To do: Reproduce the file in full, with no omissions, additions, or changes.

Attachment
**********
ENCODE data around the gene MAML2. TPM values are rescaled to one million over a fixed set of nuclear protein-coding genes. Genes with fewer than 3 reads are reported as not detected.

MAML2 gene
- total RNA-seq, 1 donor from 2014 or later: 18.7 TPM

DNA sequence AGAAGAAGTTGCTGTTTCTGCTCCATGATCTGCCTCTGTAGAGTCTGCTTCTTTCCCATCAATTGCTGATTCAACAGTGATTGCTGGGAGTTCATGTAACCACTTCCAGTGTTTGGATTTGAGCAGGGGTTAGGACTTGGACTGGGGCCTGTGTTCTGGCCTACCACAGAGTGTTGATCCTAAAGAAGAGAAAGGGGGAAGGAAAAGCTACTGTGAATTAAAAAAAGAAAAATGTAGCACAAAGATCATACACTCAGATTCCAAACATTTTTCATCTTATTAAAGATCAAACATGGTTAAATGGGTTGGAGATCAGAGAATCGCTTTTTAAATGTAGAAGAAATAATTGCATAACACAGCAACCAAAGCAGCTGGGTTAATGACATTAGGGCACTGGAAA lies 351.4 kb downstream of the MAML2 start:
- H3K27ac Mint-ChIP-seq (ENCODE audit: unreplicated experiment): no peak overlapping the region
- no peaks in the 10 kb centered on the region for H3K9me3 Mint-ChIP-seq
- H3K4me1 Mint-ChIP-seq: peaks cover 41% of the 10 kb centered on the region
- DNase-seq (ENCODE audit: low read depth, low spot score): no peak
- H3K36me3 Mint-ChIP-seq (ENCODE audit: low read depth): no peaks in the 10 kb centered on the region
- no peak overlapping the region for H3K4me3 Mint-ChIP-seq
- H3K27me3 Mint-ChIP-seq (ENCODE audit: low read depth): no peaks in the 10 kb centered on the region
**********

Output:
ENCODE data around the gene MAML2. TPM values are rescaled to one million over a fixed set of nuclear protein-coding genes. Genes with fewer than 3 reads are reported as not detected.

MAML2 gene
- total RNA-seq, 1 donor from 2014 or later: 18.7 TPM

DNA sequence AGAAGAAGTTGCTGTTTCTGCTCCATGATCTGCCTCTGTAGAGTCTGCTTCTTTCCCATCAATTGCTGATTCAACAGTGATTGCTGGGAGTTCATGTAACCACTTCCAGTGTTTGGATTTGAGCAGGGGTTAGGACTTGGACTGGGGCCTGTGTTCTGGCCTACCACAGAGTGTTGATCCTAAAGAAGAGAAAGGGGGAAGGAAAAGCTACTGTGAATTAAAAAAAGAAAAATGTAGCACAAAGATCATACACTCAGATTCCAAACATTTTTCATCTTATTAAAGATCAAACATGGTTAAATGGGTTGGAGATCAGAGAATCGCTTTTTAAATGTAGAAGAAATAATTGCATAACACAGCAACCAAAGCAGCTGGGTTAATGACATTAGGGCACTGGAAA lies 351.4 kb downstream of the MAML2 start:
- H3K27ac Mint-ChIP-seq (ENCODE audit: unreplicated experiment): no peak overlapping the region
- no peaks in the 10 kb centered on the region for H3K9me3 Mint-ChIP-seq
- H3K4me1 Mint-ChIP-seq: peaks cover 41% of the 10 kb centered on the region
- DNase-seq (ENCODE audit: low read depth, low spot score): no peak
- H3K36me3 Mint-ChIP-seq (ENCODE audit: low read depth): no peaks in the 10 kb centered on the region
- no peak overlapping the region for H3K4me3 Mint-ChIP-seq
- H3K27me3 Mint-ChIP-seq (ENCODE audit: low read depth): no peaks in the 10 kb centered on the region